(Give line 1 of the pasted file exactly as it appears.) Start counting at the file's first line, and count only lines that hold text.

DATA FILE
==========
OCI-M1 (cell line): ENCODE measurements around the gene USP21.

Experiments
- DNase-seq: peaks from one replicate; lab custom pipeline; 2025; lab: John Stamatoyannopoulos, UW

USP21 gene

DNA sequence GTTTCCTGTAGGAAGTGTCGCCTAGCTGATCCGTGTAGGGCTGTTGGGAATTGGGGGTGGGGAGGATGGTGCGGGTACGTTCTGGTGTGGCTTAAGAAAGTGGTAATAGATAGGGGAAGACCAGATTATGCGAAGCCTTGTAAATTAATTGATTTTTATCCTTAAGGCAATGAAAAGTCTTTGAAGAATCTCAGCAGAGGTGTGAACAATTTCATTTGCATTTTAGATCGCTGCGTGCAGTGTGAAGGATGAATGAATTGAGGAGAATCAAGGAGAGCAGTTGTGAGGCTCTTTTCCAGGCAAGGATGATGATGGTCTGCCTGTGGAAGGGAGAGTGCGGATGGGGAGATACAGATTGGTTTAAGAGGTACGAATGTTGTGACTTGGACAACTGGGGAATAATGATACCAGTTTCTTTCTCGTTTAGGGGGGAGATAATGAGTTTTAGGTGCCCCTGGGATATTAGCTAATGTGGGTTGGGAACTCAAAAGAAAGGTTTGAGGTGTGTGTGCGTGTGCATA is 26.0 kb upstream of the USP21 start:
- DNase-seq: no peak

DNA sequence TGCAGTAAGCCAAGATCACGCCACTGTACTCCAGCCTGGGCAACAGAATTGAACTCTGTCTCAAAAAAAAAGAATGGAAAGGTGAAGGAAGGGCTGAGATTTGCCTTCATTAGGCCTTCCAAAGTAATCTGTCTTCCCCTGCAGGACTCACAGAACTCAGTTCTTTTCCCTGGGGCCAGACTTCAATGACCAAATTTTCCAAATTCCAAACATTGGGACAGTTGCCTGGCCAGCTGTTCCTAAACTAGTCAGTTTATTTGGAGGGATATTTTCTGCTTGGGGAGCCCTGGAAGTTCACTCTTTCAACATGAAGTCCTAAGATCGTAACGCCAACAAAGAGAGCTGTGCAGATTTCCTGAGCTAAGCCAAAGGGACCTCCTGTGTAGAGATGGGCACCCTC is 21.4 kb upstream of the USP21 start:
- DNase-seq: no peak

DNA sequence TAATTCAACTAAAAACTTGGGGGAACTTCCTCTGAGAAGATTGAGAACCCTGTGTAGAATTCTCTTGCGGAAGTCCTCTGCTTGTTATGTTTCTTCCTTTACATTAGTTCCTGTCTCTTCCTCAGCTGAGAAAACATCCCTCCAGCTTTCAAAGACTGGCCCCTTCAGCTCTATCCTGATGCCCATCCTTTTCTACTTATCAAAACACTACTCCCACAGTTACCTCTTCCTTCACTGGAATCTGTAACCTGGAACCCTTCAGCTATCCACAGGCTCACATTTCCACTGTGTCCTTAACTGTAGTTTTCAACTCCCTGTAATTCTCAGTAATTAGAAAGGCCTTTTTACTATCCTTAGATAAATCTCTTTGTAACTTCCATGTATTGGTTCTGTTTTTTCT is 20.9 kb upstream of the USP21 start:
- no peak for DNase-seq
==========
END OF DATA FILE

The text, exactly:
OCI-M1 (cell line): ENCODE measurements around the gene USP21.